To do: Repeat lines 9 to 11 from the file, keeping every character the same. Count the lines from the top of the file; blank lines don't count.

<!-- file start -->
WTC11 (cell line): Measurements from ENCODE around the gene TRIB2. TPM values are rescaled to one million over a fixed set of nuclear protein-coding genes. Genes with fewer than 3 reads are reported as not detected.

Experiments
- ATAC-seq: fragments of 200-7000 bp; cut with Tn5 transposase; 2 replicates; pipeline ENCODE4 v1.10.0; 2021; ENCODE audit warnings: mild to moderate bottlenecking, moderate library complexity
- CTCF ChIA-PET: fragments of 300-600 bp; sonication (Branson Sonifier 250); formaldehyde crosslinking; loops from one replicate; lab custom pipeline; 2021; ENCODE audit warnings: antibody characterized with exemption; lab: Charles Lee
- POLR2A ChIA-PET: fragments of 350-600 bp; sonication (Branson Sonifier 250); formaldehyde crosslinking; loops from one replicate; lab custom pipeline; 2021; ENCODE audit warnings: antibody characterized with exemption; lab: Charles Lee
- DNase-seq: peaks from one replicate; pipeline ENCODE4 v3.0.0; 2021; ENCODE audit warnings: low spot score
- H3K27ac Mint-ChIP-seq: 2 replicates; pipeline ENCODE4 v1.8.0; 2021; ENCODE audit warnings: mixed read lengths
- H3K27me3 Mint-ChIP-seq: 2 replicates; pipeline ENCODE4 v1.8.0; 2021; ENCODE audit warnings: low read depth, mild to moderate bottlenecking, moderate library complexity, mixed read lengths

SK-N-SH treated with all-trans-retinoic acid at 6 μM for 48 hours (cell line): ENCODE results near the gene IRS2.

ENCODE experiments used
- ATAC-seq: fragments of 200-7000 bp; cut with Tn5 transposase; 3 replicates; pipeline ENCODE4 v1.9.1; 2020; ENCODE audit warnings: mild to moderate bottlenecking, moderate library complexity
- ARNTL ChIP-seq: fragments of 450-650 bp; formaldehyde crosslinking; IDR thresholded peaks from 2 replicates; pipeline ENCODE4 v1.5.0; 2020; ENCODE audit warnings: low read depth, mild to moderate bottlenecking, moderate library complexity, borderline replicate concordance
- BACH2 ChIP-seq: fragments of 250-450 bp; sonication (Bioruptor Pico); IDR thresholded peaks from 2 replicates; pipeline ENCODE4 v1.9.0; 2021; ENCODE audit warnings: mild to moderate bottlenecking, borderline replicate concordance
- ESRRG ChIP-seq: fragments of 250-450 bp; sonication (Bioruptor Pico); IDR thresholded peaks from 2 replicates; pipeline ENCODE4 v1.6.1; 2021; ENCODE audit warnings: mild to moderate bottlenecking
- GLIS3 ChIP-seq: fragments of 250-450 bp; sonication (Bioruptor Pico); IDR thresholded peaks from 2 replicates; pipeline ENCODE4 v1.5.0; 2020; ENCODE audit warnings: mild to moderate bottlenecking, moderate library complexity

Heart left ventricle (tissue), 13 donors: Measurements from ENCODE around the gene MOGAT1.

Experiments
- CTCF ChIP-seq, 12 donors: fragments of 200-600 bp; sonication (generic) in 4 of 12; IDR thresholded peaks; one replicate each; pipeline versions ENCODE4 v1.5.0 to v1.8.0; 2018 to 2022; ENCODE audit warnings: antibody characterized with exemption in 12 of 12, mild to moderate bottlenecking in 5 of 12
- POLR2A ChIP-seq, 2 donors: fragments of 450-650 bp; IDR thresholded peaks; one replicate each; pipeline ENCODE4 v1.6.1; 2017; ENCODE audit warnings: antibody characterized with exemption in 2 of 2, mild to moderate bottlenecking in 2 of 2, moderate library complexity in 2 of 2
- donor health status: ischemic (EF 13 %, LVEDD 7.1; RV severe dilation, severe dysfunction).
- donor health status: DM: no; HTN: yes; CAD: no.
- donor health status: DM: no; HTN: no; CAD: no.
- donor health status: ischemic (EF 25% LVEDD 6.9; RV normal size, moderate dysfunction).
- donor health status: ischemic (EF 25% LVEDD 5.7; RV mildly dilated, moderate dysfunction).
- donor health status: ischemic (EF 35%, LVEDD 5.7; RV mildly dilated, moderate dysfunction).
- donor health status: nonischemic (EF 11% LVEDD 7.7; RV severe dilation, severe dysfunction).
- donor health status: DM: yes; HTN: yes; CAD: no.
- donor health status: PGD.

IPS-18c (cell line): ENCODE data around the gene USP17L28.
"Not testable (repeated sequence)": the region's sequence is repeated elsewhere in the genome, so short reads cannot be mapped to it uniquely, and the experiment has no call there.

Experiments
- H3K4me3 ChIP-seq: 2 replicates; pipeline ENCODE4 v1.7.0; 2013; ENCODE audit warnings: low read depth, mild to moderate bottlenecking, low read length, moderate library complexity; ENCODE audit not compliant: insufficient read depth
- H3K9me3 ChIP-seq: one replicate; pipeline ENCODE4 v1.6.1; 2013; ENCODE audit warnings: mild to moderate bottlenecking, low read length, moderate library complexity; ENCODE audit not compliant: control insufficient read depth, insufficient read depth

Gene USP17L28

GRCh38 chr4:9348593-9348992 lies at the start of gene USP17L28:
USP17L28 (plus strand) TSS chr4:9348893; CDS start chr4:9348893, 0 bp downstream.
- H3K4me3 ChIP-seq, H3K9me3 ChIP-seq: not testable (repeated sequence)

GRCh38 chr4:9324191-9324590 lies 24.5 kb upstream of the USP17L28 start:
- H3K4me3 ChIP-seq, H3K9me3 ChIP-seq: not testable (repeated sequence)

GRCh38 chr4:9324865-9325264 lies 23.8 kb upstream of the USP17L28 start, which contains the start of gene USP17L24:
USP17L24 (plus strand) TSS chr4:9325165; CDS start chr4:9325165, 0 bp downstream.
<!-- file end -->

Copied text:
SK-N-SH treated with all-trans-retinoic acid at 6 μM for 48 hours (cell line): ENCODE results near the gene IRS2.

ENCODE experiments used
- ATAC-seq: fragments of 200-7000 bp; cut with Tn5 transposase; 3 replicates; pipeline ENCODE4 v1.9.1; 2020; ENCODE audit warnings: mild to moderate bottlenecking, moderate library complexity